Was the boiler leaking water or combustion fumes?

    Before you toss the boiler I would have someone investigate exactly where the leak is coming from. It could be a pipe nipple behind the boiler jacket.

    If the boiler is leaking I would use a boiler with CI push nipples instead of rubber gaskets.

    An oil fired HW boiler like you have is your best bet.

    SuperTech
  • hot_rod
    hot_rod Member Posts: 22,472
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    I'd look in to the cost difference between oil and gas.

    Is gas available without paying for a line extension?

    Bob "hot rod" Rohr
    trainer for Caleffi NA
    Living the hydronic dream
  • Jamie Hall
    Jamie Hall Member Posts: 23,635
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    The OP said it would be a quarter mile — very likely a non-starter.

    Br. Jamie, osb
    Building superintendent/caretaker, 7200 sq. ft. historic house museum with dependencies in New England
  • pecmsg
    pecmsg Member Posts: 4,952
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    Begin with a blower door test on the structure. Find and fix the leaks, tightening the envelope has your greatest return on investment.

    Heat pumps are good but I don’t see the reliability yet. Add too that few techs actually know what there doing so repairs can be frequent.

    Why glycol?

    Tightening the envelop allows a smaller boiler. Smaller boiler, less fuel used.

    Win, Win

    TeemokSuperTech
  • Hot_water_fan
    Hot_water_fan Member Posts: 1,917
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    @Jamie Hall, it’s incredibly unhelpful to tell grid connected people they need a massive battery installation to use solar. We know your thoughts on net metering, we don’t need to rehash that here. The OP can install solar without battery backup just fine.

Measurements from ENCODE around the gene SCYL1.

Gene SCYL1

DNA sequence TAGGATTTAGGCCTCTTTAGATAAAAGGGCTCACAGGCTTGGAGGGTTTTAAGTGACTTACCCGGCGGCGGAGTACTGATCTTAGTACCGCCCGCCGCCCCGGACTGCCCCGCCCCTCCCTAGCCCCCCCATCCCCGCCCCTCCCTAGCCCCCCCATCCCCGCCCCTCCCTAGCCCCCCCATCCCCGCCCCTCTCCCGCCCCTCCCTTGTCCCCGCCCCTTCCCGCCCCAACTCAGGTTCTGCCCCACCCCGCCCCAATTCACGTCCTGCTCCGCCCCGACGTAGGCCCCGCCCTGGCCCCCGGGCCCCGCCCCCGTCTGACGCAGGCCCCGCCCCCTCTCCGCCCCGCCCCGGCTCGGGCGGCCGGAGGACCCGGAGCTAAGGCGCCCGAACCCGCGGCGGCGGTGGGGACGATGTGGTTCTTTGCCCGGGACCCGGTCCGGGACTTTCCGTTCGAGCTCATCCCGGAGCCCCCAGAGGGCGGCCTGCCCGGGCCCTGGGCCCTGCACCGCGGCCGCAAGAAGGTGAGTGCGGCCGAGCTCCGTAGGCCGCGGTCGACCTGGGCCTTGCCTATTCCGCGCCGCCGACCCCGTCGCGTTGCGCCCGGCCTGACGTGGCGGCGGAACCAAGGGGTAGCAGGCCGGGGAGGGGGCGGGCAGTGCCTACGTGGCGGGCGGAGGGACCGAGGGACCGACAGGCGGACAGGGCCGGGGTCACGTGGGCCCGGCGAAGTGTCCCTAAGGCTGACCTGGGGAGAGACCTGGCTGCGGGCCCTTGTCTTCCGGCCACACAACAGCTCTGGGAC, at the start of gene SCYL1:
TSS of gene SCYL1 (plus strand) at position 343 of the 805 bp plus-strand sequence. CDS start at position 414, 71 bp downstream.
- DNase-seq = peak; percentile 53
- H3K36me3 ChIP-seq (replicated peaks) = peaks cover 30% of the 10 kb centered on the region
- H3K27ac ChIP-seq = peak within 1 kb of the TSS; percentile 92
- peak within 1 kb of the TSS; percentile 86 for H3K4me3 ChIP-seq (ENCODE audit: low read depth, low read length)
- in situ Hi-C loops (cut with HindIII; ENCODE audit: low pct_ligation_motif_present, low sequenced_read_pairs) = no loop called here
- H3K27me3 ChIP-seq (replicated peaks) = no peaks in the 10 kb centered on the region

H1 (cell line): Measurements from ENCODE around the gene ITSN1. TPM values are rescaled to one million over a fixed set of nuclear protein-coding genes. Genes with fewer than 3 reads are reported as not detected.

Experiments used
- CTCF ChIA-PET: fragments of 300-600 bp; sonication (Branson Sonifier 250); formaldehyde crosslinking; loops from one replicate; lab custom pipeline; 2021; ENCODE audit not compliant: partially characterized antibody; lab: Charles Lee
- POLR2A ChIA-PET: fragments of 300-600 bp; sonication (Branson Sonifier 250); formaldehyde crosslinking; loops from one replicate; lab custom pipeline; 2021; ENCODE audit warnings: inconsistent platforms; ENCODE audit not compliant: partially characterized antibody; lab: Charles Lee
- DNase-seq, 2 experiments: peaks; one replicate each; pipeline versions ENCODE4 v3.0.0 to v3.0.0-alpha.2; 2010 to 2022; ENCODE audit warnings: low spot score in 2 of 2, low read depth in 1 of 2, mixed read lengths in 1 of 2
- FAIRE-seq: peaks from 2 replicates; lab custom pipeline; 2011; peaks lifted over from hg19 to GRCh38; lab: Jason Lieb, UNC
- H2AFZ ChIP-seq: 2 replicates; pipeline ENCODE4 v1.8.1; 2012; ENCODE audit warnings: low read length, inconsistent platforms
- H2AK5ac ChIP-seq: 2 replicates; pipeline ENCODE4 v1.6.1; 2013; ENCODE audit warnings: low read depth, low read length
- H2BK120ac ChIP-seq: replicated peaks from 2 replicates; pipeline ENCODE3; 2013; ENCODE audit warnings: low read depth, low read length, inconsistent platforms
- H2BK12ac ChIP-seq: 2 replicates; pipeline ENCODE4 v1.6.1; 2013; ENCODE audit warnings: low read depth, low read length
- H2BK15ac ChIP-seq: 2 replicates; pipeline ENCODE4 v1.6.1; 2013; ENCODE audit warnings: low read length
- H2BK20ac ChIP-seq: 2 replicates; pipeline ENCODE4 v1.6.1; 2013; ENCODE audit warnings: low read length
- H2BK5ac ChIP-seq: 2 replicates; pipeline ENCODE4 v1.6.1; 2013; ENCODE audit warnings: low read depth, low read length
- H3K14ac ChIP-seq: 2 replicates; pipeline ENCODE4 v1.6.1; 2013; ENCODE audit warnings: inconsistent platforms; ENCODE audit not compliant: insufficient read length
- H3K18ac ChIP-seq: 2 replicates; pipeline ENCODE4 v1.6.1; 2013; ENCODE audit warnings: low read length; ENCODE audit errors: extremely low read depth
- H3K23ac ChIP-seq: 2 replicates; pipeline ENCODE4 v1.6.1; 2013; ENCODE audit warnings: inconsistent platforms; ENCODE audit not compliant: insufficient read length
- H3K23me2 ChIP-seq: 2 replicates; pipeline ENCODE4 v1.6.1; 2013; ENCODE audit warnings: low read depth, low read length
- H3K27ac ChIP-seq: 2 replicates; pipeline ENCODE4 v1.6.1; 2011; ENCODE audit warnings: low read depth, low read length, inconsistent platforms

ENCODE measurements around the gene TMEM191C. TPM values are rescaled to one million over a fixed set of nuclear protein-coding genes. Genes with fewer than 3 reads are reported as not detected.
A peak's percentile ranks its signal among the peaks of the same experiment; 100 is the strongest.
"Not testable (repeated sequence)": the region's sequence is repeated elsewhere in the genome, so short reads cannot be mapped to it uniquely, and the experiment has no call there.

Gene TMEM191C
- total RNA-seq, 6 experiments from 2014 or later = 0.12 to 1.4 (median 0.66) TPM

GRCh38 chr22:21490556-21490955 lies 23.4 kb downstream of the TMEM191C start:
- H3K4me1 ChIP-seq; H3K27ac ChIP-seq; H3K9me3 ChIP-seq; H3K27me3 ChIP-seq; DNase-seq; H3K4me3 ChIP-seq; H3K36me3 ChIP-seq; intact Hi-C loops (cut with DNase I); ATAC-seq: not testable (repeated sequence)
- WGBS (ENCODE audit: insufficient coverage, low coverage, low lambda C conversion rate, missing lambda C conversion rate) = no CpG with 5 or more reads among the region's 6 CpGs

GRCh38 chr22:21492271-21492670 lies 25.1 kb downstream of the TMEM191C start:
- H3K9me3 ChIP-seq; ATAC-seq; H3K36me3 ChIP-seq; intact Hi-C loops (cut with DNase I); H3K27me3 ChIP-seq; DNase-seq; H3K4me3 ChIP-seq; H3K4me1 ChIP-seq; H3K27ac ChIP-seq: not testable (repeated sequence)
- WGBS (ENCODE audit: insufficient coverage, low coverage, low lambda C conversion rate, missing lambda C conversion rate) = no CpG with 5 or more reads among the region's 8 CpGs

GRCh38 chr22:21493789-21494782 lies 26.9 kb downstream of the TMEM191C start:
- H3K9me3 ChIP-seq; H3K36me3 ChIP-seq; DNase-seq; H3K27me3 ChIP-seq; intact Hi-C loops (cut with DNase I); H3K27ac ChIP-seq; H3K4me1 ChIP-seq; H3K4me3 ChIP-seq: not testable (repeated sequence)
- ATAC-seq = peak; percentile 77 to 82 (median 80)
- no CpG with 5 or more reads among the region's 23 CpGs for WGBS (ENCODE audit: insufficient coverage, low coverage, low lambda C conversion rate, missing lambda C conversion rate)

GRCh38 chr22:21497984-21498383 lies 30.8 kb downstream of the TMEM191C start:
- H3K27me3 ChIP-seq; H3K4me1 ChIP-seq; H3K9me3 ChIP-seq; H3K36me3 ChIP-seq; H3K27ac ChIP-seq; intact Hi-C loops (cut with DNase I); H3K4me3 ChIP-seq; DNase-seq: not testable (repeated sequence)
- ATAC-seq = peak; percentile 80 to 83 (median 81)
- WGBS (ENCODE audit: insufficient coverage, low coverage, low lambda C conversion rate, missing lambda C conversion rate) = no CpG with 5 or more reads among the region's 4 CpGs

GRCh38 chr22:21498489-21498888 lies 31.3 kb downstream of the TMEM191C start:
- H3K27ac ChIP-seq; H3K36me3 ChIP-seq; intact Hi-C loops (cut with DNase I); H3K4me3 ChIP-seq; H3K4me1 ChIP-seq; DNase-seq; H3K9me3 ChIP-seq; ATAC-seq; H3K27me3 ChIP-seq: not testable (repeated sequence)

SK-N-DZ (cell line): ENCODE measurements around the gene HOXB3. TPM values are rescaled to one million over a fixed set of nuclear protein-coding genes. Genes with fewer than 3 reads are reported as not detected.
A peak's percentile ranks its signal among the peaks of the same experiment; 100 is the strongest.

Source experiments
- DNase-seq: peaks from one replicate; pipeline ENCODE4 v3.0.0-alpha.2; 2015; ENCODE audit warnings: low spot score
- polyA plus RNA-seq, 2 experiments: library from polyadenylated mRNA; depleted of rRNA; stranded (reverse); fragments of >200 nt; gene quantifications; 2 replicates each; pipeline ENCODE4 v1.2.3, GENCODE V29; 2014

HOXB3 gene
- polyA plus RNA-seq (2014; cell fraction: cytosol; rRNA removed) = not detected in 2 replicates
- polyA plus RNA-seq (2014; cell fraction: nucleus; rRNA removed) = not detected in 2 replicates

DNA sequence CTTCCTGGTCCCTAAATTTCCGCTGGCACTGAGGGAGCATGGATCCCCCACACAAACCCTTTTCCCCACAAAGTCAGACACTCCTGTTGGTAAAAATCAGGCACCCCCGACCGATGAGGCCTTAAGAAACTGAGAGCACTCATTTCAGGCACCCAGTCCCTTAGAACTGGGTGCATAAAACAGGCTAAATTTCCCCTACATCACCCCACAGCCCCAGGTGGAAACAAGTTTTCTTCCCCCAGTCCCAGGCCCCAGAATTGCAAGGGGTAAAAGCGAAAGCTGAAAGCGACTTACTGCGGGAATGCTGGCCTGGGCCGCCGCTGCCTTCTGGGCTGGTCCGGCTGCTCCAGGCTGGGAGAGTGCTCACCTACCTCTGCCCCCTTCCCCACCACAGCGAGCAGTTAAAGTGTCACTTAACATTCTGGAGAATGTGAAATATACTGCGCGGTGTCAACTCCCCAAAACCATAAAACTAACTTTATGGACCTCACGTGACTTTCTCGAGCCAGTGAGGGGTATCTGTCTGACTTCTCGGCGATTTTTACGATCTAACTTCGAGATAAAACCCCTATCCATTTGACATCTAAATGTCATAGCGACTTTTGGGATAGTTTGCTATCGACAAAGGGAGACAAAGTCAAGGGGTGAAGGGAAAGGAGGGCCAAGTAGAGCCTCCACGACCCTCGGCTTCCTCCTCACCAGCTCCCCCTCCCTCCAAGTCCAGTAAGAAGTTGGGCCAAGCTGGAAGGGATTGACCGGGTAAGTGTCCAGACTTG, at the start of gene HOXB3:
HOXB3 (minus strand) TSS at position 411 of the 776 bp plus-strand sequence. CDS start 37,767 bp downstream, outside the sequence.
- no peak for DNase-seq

No, it won’t cover 100% of heating needs, we all know that. Yes, that’s okay. It’s not black and white.

    ethicalpaulTeemok
  • Jamie Hall
    Jamie Hall Member Posts: 23,635
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    My concern, @Hot_water_fan , with suggestions of solar PV to provide space heating is that people who don't do the arithmetic, or don't have the technical and financial background to do the arithmetic, who are in the vast majority, are simply not aware of the amount of electricity and thus the size of the PV array, particularly in areas with less favourable climates, to make a sufficient dent in their grid electricity usage to make the economics add up.

    It's an easy sell to the less sophisticated, and I simply try to counteract that.

    So long as the expectations are reasonable, and the deals with the installer and the grid company are thoroughly vetted and understood by all concerned, solar PV is fine. I wouldn't have a large solar PV array myself if that weren't the case. Nor would several of my neighbours. But for space heating? The numbers, either size or economic, just simply don't add up at the present time, and no amount of wishful thinking will make them do so. This is true even for the grid connected applications with favourable net metering rates — never mind off-grid.

    Br. Jamie, osb
    Building superintendent/caretaker, 7200 sq. ft. historic house museum with dependencies in New England
  • Hot_water_fan
    Hot_water_fan Member Posts: 1,917
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    Jamie, I think you’re being overly literal and greatly overcomplicating things. The average customer, and there are millions of arrays, understands that solar doesn’t cover 100% of their needs at all times. People are staying grid connected.

    Solar reduces kWh purchases from the utility and this can lead to savings for some people. I think that’s sufficient enough for the millions of Americans who already have these systems and those considering them.

  • Teemok
    Teemok Member, Email Confirmation Posts: 566